I had already tested for power at the Master Valve and there was nothing there. However what was really odd was that there was intermittent power. I know because I brushed the fleshy side of my forearm across the wires and got a small boot. The power wouldn’t register on the multi-meter, although it did shoot up to 28v on one occasion before dying again and making me wonder if i was dreaming…
So the logical conclusion was that a common wire had been broken somewhere. Even when the master valve was turned on manually there was still no water going thru the system. We began at the controller and traced the wires thru a series of 4 different joins and eventually discovered a sliced cable about 30ml underground alongside the driveway. It looked like the edger had given it a beating.
The wire were joining occasionally hence the odd readings, but once it was all tidied up and rejoined the system was working perfectly again.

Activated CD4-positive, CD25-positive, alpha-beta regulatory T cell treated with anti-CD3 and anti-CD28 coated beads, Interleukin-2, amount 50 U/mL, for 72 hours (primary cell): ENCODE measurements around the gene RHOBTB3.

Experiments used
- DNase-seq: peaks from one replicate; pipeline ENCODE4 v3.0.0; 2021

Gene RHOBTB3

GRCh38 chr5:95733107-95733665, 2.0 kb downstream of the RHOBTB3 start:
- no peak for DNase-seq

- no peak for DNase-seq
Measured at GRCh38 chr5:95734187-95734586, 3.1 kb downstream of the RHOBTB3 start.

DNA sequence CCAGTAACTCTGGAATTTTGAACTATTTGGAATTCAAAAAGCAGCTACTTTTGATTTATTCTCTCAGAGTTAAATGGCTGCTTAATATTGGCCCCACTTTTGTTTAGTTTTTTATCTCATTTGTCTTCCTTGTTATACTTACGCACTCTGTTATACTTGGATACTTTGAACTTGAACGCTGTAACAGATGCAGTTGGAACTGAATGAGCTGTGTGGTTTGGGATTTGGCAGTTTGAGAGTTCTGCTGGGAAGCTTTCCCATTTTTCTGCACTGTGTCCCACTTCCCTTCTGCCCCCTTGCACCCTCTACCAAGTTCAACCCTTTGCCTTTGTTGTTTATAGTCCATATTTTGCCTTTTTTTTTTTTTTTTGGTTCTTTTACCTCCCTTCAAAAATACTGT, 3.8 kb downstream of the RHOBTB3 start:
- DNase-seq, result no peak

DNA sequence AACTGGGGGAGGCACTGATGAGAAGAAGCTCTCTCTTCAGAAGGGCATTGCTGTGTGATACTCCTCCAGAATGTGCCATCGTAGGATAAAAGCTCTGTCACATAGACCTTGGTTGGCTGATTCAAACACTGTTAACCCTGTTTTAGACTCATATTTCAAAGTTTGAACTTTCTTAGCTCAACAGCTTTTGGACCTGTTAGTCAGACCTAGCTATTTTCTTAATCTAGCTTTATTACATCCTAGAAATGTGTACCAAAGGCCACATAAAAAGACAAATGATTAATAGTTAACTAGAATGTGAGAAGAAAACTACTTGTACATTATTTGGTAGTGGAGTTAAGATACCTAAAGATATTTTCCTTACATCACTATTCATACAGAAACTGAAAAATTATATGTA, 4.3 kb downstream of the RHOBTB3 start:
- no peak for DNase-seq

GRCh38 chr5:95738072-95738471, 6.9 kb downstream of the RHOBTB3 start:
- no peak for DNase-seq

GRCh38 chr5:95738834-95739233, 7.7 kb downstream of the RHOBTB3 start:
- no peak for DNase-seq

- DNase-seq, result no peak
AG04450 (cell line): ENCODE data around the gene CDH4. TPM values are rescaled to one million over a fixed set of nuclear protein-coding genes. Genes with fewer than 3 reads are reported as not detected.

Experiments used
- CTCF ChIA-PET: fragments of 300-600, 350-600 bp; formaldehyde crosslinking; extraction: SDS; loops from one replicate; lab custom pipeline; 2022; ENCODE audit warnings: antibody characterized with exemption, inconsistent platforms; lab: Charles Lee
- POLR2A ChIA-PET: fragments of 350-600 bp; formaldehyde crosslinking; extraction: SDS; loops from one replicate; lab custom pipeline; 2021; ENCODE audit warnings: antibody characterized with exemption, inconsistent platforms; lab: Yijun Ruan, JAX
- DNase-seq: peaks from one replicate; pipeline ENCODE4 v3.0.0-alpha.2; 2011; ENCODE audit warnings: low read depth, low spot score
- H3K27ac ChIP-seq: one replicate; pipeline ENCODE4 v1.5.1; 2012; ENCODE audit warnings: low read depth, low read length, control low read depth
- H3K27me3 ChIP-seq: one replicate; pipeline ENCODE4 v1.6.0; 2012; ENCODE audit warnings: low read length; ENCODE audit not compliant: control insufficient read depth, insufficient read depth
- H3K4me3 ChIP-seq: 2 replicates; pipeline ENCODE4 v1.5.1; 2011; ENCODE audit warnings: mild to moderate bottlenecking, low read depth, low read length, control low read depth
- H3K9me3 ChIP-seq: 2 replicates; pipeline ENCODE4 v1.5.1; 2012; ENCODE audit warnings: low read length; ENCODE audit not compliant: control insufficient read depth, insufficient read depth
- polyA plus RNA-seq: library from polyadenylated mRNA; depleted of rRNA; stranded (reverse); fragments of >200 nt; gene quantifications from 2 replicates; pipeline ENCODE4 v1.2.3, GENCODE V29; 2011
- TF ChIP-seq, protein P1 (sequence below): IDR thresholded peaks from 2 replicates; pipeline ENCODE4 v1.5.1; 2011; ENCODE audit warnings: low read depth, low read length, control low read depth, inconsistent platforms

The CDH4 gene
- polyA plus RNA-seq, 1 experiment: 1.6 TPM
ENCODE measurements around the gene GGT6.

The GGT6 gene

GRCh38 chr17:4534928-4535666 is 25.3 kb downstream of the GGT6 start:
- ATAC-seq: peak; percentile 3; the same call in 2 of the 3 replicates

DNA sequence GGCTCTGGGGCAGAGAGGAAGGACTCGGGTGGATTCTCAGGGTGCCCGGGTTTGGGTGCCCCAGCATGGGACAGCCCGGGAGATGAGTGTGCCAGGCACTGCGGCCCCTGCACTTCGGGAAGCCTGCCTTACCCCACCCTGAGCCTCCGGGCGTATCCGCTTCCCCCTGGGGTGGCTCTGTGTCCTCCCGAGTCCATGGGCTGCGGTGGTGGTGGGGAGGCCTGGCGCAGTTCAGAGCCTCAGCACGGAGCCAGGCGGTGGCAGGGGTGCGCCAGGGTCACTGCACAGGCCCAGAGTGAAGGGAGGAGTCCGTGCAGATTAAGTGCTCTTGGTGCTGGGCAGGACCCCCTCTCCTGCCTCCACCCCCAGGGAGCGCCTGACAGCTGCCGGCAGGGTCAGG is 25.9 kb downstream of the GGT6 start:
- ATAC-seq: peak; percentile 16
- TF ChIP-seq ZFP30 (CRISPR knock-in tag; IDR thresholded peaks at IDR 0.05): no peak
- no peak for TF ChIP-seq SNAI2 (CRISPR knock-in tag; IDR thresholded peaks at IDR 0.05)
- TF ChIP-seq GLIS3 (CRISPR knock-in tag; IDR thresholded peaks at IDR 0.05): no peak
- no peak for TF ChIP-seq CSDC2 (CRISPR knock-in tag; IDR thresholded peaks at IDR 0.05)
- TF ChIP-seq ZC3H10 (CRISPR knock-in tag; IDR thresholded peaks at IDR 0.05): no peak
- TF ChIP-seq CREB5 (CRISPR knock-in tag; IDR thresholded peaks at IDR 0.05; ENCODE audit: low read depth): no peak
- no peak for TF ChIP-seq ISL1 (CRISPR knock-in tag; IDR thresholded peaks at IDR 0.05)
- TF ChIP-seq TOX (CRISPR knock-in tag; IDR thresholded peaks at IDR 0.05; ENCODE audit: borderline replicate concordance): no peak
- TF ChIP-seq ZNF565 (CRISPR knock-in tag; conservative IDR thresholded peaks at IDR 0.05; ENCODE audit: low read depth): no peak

I went to a job today where the client told me that they were on a shared bore and that only one of their stations would come on. The pump would come on when the rear lawn was running but not on the other 3 stations… strange…
What was going on?
When I got there I also discovered that he had installed a new control box and wired it up himself. I assumed all this was done correctly, but after half an hour of testing various things it dawned on me that what he had done was wire the master/pump wire incorrectly.
He had mistakenly put the pump wire in station 4 and station 4 wire in the pump terminal thus meaning only one station would work. Once we reversed the wires everything worked as it should have.
The learning here is:
– always get the wires back in the right place
– if in doubt make sure you get the pump/MV and common correct. The rest is easy.
And if you ever re-wire your own control box and have just one station come on then consider that you have got the MV/pump wire in the wrong terminal.
Its easy to do!